An Indiana credit union rebranded their CDs a couple of years ago as “Savings for a reason,” Vahrenkamp relates. The product had the same rate, terms and qualifications as their CDs, but weren’t called that. “Of the several hundred credit unions we work with, they are number one in terms of getting deposits from Millennials, says Vahrenkamp, because they speak their language.
5. Use rewards to boost rate. Many large financial institutions offer reward checking accounts where if you reach a certain number of debit card transactions in a given period, you can earn a significantly higher rate on savings than you would if you simply placed the money in savings. It’s basically a package account or relationship account combining checking and savings, says Vahrenkamp.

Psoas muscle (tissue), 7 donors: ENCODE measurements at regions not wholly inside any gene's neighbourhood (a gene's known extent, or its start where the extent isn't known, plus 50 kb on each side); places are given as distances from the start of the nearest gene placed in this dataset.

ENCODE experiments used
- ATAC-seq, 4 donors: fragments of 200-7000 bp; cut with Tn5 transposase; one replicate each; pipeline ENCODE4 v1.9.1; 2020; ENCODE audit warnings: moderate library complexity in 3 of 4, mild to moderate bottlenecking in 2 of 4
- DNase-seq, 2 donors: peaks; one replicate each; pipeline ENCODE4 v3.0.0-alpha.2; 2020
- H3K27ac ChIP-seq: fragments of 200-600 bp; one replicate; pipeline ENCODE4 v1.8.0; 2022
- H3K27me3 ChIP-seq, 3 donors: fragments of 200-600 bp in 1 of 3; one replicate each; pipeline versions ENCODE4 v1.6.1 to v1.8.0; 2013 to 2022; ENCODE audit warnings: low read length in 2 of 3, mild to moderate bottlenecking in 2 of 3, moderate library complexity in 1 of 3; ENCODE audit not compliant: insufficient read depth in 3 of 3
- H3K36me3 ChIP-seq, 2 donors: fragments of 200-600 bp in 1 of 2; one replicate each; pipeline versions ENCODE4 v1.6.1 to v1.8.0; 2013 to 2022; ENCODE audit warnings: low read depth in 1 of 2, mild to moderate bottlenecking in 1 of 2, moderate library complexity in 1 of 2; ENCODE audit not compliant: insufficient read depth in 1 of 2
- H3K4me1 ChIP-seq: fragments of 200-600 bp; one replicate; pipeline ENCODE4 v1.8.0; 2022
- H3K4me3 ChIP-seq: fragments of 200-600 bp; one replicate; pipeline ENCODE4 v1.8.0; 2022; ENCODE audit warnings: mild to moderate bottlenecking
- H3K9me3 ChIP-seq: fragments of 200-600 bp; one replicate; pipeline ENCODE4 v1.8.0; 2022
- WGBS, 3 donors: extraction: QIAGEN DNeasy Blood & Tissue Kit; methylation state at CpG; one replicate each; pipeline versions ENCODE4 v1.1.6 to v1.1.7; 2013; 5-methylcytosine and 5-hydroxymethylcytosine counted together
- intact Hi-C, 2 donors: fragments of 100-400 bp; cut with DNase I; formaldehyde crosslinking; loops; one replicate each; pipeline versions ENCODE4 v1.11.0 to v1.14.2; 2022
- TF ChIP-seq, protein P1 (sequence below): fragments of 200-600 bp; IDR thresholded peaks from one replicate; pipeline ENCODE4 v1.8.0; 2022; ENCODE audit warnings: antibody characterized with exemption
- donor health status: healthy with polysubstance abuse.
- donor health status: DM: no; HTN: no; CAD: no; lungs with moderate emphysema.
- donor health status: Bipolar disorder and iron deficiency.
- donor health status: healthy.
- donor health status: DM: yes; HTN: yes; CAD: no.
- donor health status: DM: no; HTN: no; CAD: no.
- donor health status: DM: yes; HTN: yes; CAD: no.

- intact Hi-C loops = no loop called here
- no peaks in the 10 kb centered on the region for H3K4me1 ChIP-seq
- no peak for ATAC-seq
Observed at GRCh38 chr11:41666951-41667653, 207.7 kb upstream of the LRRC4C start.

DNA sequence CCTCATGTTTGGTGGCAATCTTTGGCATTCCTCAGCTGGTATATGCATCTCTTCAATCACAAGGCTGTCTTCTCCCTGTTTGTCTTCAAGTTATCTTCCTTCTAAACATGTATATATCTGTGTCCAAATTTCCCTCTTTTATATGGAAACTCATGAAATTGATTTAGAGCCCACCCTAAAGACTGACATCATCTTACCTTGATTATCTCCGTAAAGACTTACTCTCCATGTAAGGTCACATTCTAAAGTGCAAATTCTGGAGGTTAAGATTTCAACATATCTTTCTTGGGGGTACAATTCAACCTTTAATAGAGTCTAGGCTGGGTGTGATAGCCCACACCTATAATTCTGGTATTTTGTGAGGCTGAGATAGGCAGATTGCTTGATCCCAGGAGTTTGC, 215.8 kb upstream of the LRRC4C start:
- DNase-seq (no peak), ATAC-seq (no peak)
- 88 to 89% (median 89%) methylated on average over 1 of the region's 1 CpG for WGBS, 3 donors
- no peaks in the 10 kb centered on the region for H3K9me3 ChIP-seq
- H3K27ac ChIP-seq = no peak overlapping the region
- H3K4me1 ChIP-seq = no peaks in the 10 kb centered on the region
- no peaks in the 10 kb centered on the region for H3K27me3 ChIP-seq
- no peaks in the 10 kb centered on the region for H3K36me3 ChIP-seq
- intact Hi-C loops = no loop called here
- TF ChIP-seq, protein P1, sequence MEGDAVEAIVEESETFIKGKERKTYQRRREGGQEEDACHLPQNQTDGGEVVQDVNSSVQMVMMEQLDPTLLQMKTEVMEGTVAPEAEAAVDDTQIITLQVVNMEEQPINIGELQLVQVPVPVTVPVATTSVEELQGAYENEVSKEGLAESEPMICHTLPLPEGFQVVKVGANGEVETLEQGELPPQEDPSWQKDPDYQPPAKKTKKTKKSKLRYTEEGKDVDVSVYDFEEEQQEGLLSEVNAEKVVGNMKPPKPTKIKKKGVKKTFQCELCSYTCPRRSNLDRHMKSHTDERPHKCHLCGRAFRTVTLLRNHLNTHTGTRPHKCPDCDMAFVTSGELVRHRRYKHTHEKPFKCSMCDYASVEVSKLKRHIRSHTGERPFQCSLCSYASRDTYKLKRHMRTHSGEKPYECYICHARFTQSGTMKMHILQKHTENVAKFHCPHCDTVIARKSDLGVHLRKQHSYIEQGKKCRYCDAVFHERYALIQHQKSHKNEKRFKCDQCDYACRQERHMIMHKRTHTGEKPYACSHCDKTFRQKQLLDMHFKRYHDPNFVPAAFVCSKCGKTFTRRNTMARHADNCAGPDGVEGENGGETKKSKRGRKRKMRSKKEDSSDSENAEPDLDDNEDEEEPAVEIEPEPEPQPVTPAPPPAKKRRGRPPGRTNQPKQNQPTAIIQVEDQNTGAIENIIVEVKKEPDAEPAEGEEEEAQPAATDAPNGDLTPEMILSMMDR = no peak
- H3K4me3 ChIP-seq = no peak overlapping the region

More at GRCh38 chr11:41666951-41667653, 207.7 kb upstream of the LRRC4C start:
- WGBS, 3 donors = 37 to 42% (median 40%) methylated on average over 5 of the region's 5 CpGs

6. Don’t ignore investments. Many institutions offer investment options, but Raddon found that only 45% of consumers overall were aware that their primary financial institution offered them. Worse, this figure drops to 21% and 27% respectively for customers of community banks and credit unions. Making Millennials more aware of your investment options would be a good move, Vahrenkamp believes. Growth in non-retirement investments is almost all centered upon under 45 consumers, he states. “They’re looking at the market as being an alternative to low rates, despite the volatility.”